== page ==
kenan, Monday, 19 July 2010 00:45 (eight years ago) Permalink

OTOH, seen from a detached POV, The Exorcist is hilarious. The acting is so hammy, it should be glazed in honey and served at Christmas.

kenan, Monday, 19 July 2010 00:50 (eight years ago) Permalink

that, and the fact that we're secretly all crossing our fingers that shelley long gets the axe before the movie's even half done

Everytime I hit 'submit post' the internet gets dumber (darraghmac), Monday, 19 July 2010 00:52 (eight years ago) Permalink

The Shining is great. Always found The Exorcist sorta boring.

is breads of india still tite (admrl), Monday, 19 July 2010 00:54 (eight years ago) Permalink

They're both kind of shit

I mostly agree with this :/

RIP la petite mort (acoleuthic), Monday, 19 July 2010 00:57 (eight years ago) Permalink

burstyn's over-acting grates a little, but all in all the performances in the exorcist are pretty good imo.

Everytime I hit 'submit post' the internet gets dumber (darraghmac), Monday, 19 July 2010 00:58 (eight years ago) Permalink

I suppose it's hard to fuck with Max von Sydow. Agreed.

kenan, Monday, 19 July 2010 01:00 (eight years ago) Permalink

Then again, putting him in it in the first place seems like a cheesy move. Like Friedkin assumed (correctly) that he would be automatic gravitas.

kenan, Monday, 19 July 2010 01:01 (eight years ago) Permalink

Hey I've never seen the Exorcist. I know there are a number of different versions out there. Which would you recommend watching first?

The original theatrical release. There's also "The Version You've Never Seen", which came out in 2001 I think, but don't see that first. It adds a couple of good scenes, like Megan in the Drs office and a theological conversation on the stairs between the two priests. But it really blows the ending.

kenan, Monday, 19 July 2010 01:05 (eight years ago) Permalink

Friedkin assumed (correctly) that he would be automatic gravitas.

well, y'know- casting is casting is casting

Everytime I hit 'submit post' the internet gets dumber (darraghmac), Monday, 19 July 2010 01:17 (eight years ago) Permalink

Casting Hackman as Popeye Doyle took a lot more stones.

kenan, Monday, 19 July 2010 01:22 (eight years ago) Permalink

casting popeye's girlfriend in the shining bringing us back full circle.

Everytime I hit 'submit post' the internet gets dumber (darraghmac), Monday, 19 July 2010 01:25 (eight years ago) Permalink

HA!

kenan, Monday, 19 July 2010 01:25 (eight years ago) Permalink

just wanted to echo the love for Society - amazing movie

Major Lolzer (Shakey Mo Collier), Monday, 19 July 2010 15:31 (eight years ago) Permalink

The Overlook Hotel is not really populated by humans. Everyone in the movie feels a bit spectral. There's no one to latch on to.

This is the key to the real horror of this movie, something overlooked by people that just see a relative lack of gore and murders. The scary part of this movie is the atmosphere it creates; it's otherworldly, it's surreal, it's kind of displaced from time and space. The Physical Cosmologies write up painstakingly details all the visual themes - subtle and infamous - that come together to create an atmosphere that is truly supernatural.

http://www.mstrmnd.com/log/802

http://www.mstrmnd.com/files/PDVD_076.jpg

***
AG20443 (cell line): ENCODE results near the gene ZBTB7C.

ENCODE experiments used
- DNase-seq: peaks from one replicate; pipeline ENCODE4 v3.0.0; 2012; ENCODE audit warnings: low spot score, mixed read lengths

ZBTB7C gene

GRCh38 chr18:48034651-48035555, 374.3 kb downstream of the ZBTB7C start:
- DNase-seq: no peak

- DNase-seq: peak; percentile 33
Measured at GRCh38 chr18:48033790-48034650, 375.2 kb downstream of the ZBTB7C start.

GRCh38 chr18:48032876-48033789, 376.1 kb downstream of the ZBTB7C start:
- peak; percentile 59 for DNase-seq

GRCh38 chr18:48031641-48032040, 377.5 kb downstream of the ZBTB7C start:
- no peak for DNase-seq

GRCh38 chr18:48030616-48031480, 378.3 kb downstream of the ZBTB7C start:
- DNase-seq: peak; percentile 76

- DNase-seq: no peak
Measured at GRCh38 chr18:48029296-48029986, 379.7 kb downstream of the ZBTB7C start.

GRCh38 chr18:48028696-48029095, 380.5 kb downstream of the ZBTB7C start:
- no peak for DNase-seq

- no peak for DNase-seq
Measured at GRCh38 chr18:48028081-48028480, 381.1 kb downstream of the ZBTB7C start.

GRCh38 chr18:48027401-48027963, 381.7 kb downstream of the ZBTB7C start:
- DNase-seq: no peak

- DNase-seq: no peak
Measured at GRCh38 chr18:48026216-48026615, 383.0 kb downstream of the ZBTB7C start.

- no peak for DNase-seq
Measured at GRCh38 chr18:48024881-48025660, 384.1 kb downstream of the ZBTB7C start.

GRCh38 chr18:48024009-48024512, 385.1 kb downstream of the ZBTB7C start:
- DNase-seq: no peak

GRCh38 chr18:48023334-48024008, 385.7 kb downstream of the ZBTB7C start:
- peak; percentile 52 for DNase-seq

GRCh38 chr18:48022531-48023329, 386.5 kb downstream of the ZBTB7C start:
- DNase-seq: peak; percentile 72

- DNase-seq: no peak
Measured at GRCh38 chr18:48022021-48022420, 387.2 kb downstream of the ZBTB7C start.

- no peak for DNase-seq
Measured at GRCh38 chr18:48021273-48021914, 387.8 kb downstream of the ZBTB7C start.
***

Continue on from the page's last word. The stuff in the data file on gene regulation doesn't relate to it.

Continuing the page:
http://www.mstrmnd.com/files/PDVD_102.jpg

Beach Pomade (Adam Bruneau), Monday, 19 July 2010 16:34 (eight years ago) Permalink

one year passes...

Saw The Exorcist in a theatre tonight. Thirty-eight years after first seeing it, I still have to cover my eyes a lot of the time. What I like more and more is the between-scare-scenes stuff; Ellen Burstyn walking around Georgetown while Mike Oldfield plays is excellent. It was Friedkin's recut tonight, which I don't like as much as the orignal, spider-walk excepted. The extra inserts are clumsy, and I seem to remember a quiet, atmospheric ending--more Oldfield--instead of the title coming up right away, underneath thunderous music.

clemenza, Tuesday, 1 November 2011 01:52 (six years ago) Permalink

two years pass...
four months pass...

The Shining is the great film of the two, but I can think of few other horror film performances that pin me down as much as Ellen Burstyn's in Exorcist.

Eric H., Saturday, 7 March 2015 02:53 (three years ago) Permalink

She's great. I love her awkwardness and embarrassment, and the way she phrases the question, when she asks "How do you go about getting an exorcism?"

clemenza, Saturday, 7 March 2015 14:29 (three years ago) Permalink

otm re burstyn but all the performances far better in exorcist, but as stated upthread Kubrick wasn't making a human movie

post you had fecund thoughts about (darraghmac), Saturday, 7 March 2015 16:07 (three years ago) Permalink

nobody needs more of me on this, but duvall hugely underrated by boys with a narrow frequency tolerance. kid good too.

difficult listening hour, Saturday, 7 March 2015 16:23 (three years ago) Permalink

(i've never seen the exorcist, but that last perlstein book practically had a shot-by-shot)

difficult listening hour, Saturday, 7 March 2015 16:24 (three years ago) Permalink

two years pass...

I was trying to figure out what tacky-looking ripoff of The Exorcist the gay bar was showing with the sound off last night.

After about 10 minutes I realized it was The Exorcist.

ice cream social justice (Dr Morbius), Friday, 9 February 2018 15:51 (eight months ago) Permalink

lmao

I prefer it to The Shining tbh but that's probably cuz catholic

Simon H., Friday, 9 February 2018 15:55 (eight months ago) Permalink

I lol'd a couple times, esp at BVM statue w/ monster bosom

ice cream social justice (Dr Morbius), Friday, 9 February 2018 15:56 (eight months ago) Permalink

two weeks pass...

"la plume de ma tante"

velko, Saturday, 24 February 2018 06:44 (seven months ago) Permalink

Still used as an epithet amongst the bros mac

Planck Blather (darraghmac), Saturday, 24 February 2018 19:21 (seven months ago) Permalink